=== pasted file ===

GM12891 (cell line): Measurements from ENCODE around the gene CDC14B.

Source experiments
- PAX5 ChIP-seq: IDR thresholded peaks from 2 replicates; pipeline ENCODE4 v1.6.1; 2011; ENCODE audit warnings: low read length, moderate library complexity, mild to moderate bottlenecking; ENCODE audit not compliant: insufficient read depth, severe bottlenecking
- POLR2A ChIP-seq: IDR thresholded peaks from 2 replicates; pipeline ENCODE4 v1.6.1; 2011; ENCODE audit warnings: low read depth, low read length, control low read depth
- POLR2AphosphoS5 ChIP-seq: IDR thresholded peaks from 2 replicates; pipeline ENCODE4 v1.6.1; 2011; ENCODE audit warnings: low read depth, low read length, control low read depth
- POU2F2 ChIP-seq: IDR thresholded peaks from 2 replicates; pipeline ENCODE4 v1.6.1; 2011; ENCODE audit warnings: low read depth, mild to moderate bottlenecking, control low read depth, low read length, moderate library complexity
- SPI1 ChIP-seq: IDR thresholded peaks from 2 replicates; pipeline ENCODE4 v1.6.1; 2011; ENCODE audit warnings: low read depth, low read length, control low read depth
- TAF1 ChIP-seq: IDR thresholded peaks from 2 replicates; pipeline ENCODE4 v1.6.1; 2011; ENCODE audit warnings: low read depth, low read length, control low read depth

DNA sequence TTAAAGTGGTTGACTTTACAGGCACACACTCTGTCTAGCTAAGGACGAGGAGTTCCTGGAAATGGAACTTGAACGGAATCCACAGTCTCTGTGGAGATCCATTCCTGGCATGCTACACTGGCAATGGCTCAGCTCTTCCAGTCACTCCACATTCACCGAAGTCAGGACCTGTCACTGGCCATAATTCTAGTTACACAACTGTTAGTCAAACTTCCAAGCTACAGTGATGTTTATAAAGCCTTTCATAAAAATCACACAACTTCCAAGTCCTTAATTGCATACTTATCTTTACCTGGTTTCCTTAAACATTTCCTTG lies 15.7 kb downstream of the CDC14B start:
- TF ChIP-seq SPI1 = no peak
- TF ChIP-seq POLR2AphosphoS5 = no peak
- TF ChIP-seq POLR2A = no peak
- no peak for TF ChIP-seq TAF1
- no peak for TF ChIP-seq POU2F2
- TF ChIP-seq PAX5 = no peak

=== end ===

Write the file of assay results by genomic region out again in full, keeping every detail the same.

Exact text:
GM12891 (cell line): Measurements from ENCODE around the gene CDC14B.

Source experiments
- PAX5 ChIP-seq: IDR thresholded peaks from 2 replicates; pipeline ENCODE4 v1.6.1; 2011; ENCODE audit warnings: low read length, moderate library complexity, mild to moderate bottlenecking; ENCODE audit not compliant: insufficient read depth, severe bottlenecking
- POLR2A ChIP-seq: IDR thresholded peaks from 2 replicates; pipeline ENCODE4 v1.6.1; 2011; ENCODE audit warnings: low read depth, low read length, control low read depth
- POLR2AphosphoS5 ChIP-seq: IDR thresholded peaks from 2 replicates; pipeline ENCODE4 v1.6.1; 2011; ENCODE audit warnings: low read depth, low read length, control low read depth
- POU2F2 ChIP-seq: IDR thresholded peaks from 2 replicates; pipeline ENCODE4 v1.6.1; 2011; ENCODE audit warnings: low read depth, mild to moderate bottlenecking, control low read depth, low read length, moderate library complexity
- SPI1 ChIP-seq: IDR thresholded peaks from 2 replicates; pipeline ENCODE4 v1.6.1; 2011; ENCODE audit warnings: low read depth, low read length, control low read depth
- TAF1 ChIP-seq: IDR thresholded peaks from 2 replicates; pipeline ENCODE4 v1.6.1; 2011; ENCODE audit warnings: low read depth, low read length, control low read depth

DNA sequence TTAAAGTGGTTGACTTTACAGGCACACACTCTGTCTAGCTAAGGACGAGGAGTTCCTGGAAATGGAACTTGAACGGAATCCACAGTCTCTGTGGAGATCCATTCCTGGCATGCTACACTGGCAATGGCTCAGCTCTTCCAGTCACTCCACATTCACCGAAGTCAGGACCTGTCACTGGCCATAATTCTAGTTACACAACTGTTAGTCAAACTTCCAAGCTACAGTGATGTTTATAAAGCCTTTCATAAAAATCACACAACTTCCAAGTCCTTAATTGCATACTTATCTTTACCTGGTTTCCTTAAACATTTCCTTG lies 15.7 kb downstream of the CDC14B start:
- TF ChIP-seq SPI1 = no peak
- TF ChIP-seq POLR2AphosphoS5 = no peak
- TF ChIP-seq POLR2A = no peak
- no peak for TF ChIP-seq TAF1
- no peak for TF ChIP-seq POU2F2
- TF ChIP-seq PAX5 = no peak